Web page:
If workers were to choose whether to work from office, home, or anywhere, the latter two options getting a higher number of votes would not be surprising. The concept of office may appear to be unattractive to the future of labor. There are various reasons for this paradox. These include mobility issues, new generation workforce preferences (with more mobile workers), rise of start-ups, reduction of workspace for cost efficiency, and so on.

The trend of office on-demand is also on the rise, thanks to sharing economy taking the taxi and hotel industries by storm in recent years. Replicating the success of Uber and Airbnb, for example, office space can also be shared now. This will be welcomed by highly mobile workers and lean start-up companies. ‘Former’ start-ups such as the social media platform, Instagram and the music streaming provider, Spotify did not have physical offices when they first started operations. Moving forward, more corporations may ‘share’ their office spaces for business travelers, with Office-as-a-Service becoming a common offering in the future.

Evolving office structures and commercial spaces will call for a change in facilities management (FM) propositions. Workplace occupancy patterns are likely to be more volatile as there will be an increasing number mobile or remote workers and property owners contemplating workplace on-demand concepts. In turn, FM providers will face business risks such as shrinking demand for long-term contracted soft services.

Large international consumer brands such as Apple and Nike are creating waves with their ownership of giant HQ campuses showcasing the advances in building technologies. Unlike conventional office complexes or commercial high-rises, the office campus structure promotes various work-life balance facilities such as sports complexes, recreational parks, mini retail, body therapy and reflexology, and even medical care. These campuses, usually covering hundred thousands of square meters, have inadvertently made FM services more complex than before. Furthermore, advanced FM solutions in these large and new office campuses usually resort to green technologies or energy management optimization.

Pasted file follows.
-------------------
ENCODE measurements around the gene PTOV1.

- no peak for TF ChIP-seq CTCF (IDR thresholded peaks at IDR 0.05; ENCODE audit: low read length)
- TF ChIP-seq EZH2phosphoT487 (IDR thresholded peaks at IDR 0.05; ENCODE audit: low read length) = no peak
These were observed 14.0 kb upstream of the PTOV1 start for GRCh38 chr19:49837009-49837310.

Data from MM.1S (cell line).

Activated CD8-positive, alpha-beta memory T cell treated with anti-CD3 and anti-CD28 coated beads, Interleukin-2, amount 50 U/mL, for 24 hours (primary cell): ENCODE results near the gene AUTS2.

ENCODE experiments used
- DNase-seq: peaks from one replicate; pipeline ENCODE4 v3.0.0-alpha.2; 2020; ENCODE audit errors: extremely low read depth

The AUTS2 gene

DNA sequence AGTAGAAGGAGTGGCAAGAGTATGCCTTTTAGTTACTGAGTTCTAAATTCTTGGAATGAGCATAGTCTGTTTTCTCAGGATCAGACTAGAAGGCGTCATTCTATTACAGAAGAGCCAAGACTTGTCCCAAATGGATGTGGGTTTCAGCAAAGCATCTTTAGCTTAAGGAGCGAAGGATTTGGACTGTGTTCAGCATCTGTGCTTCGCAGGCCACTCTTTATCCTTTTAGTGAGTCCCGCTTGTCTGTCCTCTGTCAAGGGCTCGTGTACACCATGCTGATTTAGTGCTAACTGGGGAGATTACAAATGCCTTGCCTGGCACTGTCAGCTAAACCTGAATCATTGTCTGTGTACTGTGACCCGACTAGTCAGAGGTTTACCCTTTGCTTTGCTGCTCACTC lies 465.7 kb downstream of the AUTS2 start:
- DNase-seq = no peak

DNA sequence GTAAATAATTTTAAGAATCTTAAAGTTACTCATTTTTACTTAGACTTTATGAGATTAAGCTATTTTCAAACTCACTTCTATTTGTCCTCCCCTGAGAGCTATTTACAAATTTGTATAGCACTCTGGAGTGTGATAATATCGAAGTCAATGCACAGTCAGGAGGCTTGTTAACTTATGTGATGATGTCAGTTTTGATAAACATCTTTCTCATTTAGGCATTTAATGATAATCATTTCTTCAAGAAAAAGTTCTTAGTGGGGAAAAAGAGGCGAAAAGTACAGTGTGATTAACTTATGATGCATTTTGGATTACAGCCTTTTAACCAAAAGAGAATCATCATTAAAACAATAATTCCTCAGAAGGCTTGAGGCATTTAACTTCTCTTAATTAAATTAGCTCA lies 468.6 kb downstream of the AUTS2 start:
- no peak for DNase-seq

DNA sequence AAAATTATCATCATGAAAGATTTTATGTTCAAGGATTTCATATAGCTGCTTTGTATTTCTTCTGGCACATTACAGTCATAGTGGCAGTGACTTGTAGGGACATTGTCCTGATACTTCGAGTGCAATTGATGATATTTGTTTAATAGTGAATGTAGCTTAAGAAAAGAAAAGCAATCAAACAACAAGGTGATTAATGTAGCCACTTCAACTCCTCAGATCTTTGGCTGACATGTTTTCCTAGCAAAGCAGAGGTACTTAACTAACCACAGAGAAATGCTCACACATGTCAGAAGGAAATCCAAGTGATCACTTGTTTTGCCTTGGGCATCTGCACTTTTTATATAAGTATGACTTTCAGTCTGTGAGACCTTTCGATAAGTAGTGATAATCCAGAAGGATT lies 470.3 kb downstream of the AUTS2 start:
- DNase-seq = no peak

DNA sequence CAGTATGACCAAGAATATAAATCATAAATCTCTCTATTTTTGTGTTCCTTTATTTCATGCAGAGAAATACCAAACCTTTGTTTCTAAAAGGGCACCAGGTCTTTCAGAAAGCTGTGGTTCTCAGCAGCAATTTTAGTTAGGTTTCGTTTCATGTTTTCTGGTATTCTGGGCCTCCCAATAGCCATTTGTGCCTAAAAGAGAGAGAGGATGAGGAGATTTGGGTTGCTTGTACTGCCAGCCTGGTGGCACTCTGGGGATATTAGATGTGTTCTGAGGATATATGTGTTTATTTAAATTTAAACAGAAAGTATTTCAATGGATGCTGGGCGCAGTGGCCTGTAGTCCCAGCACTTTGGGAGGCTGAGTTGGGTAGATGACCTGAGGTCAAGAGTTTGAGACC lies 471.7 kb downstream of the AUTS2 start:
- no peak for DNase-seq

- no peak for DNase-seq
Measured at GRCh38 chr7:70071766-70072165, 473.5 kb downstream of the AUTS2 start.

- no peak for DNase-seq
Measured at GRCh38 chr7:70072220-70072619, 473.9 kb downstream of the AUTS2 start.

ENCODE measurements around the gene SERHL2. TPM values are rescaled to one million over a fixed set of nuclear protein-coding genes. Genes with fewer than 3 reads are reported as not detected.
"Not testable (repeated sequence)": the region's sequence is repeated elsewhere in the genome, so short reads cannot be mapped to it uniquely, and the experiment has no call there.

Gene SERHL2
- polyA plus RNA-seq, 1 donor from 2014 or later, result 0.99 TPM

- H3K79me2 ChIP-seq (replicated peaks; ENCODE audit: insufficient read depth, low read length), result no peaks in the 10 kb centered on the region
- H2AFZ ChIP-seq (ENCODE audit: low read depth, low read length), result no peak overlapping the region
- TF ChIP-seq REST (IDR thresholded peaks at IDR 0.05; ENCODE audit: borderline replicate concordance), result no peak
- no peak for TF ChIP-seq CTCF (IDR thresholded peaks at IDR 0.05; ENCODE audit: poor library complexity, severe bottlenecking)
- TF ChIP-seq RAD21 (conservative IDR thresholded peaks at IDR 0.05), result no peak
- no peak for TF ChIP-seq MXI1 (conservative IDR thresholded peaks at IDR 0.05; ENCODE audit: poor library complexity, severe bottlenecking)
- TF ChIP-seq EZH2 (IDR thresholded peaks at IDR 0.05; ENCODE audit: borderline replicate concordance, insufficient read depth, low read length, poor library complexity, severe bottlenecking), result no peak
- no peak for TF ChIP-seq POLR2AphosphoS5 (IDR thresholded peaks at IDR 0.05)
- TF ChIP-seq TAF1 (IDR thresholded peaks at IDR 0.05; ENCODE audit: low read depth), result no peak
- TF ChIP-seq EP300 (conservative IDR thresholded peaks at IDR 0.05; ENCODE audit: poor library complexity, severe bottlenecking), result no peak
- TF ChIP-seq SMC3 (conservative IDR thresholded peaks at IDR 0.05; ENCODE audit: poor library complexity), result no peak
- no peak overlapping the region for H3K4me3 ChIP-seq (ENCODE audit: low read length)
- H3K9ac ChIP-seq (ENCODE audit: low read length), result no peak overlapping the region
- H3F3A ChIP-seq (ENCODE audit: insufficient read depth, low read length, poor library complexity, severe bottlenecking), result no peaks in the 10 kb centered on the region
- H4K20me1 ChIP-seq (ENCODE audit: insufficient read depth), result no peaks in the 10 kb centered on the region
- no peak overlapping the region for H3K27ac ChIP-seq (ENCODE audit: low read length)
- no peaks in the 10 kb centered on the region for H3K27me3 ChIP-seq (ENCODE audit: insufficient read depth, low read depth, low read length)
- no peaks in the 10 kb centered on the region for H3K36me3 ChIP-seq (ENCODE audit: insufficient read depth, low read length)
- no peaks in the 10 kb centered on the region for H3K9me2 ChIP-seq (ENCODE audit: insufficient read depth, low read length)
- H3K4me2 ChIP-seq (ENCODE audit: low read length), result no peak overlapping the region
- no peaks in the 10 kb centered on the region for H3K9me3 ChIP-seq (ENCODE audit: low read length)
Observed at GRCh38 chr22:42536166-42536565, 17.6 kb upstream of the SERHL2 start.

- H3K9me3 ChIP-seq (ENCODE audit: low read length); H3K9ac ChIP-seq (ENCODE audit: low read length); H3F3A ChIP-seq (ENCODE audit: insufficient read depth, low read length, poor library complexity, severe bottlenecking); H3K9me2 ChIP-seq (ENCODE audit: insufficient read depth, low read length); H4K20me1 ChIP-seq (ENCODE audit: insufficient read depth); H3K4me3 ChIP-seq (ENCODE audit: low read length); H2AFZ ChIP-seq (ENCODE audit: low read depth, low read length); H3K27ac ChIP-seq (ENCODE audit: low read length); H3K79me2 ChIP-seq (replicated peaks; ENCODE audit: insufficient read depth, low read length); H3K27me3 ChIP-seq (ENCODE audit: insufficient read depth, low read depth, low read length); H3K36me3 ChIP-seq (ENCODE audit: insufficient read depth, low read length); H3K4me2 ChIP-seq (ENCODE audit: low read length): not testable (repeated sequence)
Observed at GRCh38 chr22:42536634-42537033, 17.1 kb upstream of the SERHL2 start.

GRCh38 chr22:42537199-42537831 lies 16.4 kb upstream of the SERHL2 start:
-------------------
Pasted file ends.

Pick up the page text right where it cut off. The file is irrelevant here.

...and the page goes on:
Digitalization also alters the way in which industries thrive; for instance, conventional brick and mortar business to consumer (B2C) retailers against eCommerce platforms. Then there are on-the-go retail concepts that make permanent physical shops a thing of the past. Therefore, the future of retail is likely to affect the business models of FM solution providers. With shopping malls and retail outlets not likely to increase floor space significantly in the next 10 years, facility managers may need to shift client focus or improvise service propositions to symphonize with the changing business landscape of customers. Trends such as retail on-the-go may change FM cost structures and service level agreements (SLAs) in the retail industry. FM charges by cost-per-square-feet are likely to become a passé as retail floor space configurations become more fluid in the future.

The workplace of the future is likely to evolve, and it will effectively adopt FM business models. The changing workplace dynamics are expected to be more profound in office and retail segments and, to some extent, in the hospitality industry. To the relief of FM companies, specific customer groups such as those in healthcare, data center, and industrial sectors have other specific intricacies that already require rigorous FM SLAs.

By and large, FM providers are expected to be nimble with new business models and cost structure for the changing workplace environment. For example, new FM companies are already introducing on-demand service models through mobile application platforms and the Web. While these do not pose a competition to today’s major FM providers, the FM market is likely to thrive with the rise of an on-demand economy moving forward.

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